Effects of a Nonuniform Subgrade Support on the Responses of Concrete Pavement

Intelligent compaction is gaining attention for its ability to spatially map the compaction effort of a pavement support layer, and it has also been shown to be able to detect areas of nonuniform compaction, which raises the issue of what the effects of a nonuniform support condition are on the stresses and deflections in a rigid pavement. This study considered multiple nonuniform support conditions, including theoretically generated and predetermined and randomly assigned from measured field data. The slabs and nonuniform support conditions were modeled using two-dimensional and three-dimensional finite element methods with input variables being axle type, curling, and lateral and longitudinal axle movements. Overall the study found that certain nonuniform support conditions and axle positions can significantly increase the peak tensile stress in the slab over even uniform soft support. In particular, a single slab with soft longitudinal edge support and a slab with “randomly” assigned nonuniformities were critical cases that increased the peak slab tensile stresses. When the slab was modeled with preexisting through-length surface cracks, it was found that the nonuniform soft edges support conditions would result in unstable crack growth based on the significant increase in the stress intensity factor. When modeling a set of concrete slabs over a nonuniform support based on field data, the peak tensile stresses were increased relative to a uniform support based on the location of the wheel load relative to the nonuniformity and also based on the adjacent differences in nonuniform soil stiffness. The field data was also statistically reassigned by normal and beta distributions to predefined area sizes, which demonstrated that with a normal distribution, the probability of low k-values along the pavement edge increased thereby raising the probability of higher peak tensile stresses. Overall, certain nonuniform support of concrete slabs can produce much higher tensile stresses than a uniform support condition, particularly when considering different loading positions and curling conditions, soft support along the pavement edge, and preexisting cracks.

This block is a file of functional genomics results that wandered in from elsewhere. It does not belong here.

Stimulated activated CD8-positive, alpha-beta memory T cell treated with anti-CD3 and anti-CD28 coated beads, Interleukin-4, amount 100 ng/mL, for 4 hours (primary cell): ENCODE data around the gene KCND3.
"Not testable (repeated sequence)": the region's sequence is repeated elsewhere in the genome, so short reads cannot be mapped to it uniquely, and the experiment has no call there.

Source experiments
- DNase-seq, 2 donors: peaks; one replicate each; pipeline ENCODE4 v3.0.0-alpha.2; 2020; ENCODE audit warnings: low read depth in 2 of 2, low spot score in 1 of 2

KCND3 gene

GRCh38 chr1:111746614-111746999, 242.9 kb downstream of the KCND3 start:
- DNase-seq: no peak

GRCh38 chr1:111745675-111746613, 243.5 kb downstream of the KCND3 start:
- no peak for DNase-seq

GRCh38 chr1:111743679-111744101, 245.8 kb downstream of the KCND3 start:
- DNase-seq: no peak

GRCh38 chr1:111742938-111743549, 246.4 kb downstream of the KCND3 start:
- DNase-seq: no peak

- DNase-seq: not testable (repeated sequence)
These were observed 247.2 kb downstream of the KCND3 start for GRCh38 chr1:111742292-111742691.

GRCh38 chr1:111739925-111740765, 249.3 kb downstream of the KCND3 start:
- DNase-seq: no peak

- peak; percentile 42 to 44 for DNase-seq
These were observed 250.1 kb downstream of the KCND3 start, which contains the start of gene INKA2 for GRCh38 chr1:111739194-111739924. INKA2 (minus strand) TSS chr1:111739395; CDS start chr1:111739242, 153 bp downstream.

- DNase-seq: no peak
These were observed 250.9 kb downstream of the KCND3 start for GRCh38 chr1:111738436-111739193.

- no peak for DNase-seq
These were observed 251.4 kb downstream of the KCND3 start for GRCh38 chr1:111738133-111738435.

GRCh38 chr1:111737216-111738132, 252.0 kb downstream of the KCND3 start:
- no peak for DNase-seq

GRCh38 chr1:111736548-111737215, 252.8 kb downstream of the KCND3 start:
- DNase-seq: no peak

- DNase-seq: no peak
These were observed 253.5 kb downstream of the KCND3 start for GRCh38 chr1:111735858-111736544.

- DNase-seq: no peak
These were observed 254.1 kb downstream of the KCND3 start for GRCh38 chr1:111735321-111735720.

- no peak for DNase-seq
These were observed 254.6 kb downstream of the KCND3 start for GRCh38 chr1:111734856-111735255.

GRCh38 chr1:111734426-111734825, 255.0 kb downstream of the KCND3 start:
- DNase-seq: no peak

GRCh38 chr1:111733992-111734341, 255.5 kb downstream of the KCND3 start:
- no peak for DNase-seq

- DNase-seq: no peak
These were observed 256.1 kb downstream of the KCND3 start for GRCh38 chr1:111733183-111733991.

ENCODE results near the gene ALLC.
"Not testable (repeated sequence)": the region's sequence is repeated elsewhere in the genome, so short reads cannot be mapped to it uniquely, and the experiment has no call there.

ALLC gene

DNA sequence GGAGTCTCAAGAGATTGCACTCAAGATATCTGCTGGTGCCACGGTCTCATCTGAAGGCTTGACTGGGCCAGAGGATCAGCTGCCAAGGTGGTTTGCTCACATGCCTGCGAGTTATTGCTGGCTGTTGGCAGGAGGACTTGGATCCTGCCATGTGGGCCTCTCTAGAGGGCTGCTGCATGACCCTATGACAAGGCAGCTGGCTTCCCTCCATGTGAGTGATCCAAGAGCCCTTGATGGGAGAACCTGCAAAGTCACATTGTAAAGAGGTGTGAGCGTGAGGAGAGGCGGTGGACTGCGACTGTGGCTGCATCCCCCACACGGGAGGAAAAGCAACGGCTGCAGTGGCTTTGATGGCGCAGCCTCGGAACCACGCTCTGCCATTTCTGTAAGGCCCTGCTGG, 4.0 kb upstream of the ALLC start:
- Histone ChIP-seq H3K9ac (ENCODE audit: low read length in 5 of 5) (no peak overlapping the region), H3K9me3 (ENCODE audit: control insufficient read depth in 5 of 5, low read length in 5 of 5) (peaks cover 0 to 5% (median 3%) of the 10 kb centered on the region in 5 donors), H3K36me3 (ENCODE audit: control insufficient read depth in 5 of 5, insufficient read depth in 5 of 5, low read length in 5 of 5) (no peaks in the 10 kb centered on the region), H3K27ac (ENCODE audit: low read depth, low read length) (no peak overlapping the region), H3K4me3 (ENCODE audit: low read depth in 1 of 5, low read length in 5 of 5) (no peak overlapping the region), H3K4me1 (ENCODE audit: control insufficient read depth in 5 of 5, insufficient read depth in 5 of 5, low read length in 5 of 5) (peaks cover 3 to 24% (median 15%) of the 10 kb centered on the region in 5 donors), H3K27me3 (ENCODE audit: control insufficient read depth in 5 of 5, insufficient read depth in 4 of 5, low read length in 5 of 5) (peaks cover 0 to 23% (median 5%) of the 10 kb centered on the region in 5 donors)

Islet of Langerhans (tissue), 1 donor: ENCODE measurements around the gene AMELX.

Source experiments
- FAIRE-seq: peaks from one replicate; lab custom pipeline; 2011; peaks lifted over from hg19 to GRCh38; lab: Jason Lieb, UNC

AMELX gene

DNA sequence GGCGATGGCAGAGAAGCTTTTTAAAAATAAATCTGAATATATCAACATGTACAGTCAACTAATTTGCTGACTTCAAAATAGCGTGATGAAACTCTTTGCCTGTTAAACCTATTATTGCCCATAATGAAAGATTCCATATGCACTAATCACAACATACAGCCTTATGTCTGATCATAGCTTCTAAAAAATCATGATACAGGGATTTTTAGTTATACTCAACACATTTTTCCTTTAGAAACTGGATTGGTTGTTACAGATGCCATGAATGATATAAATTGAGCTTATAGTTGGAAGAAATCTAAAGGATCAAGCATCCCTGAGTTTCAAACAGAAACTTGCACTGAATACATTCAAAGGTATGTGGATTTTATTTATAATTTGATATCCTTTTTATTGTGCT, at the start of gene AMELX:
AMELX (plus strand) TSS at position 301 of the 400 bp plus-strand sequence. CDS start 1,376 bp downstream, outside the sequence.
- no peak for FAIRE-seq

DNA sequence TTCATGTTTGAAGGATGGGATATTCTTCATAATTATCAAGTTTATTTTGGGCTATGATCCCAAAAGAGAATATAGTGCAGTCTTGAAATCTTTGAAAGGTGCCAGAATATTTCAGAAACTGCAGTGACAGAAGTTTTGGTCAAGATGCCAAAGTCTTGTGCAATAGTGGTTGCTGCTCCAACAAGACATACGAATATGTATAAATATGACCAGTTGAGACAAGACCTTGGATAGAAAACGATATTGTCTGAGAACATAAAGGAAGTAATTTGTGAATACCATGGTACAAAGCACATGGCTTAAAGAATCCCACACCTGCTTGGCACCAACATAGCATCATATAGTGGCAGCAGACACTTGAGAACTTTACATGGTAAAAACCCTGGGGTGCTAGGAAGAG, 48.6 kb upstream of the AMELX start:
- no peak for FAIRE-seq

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    University of Illinois, Urbana-Champaign

    Department of Civil and Environmental Engineering
    205 North Mathews Avenue
    Urbana, IL  United States  61801-2352

    University of Brasilia

    ,   Brazil 

    Iowa State University, Ames

    2711 South Loop Drive
    Suite 4700
    Ames, IA  United States  50010-8664

    Federal Highway Administration

    1200 New Jersey Avenue, SE
    Washington, DC  United States  20590
  • Authors:
    • Brand, Alexander S
    • Roesler, Jeffery R
    • Chavan, Hemant L
    • Evangelista Jr, Francisco
  • Publication Date: 2013-9


  • English

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Filing Info

  • Accession Number: 01494597
  • Record Type: Publication
  • Report/Paper Numbers: ICT-13-027, UILU-ENG-2013-2028
  • Contract Numbers: DTFH61-06-H-00011 Work Plan 18
  • Files: TRIS, ATRI, USDOT
  • Created Date: Sep 25 2013 3:00PM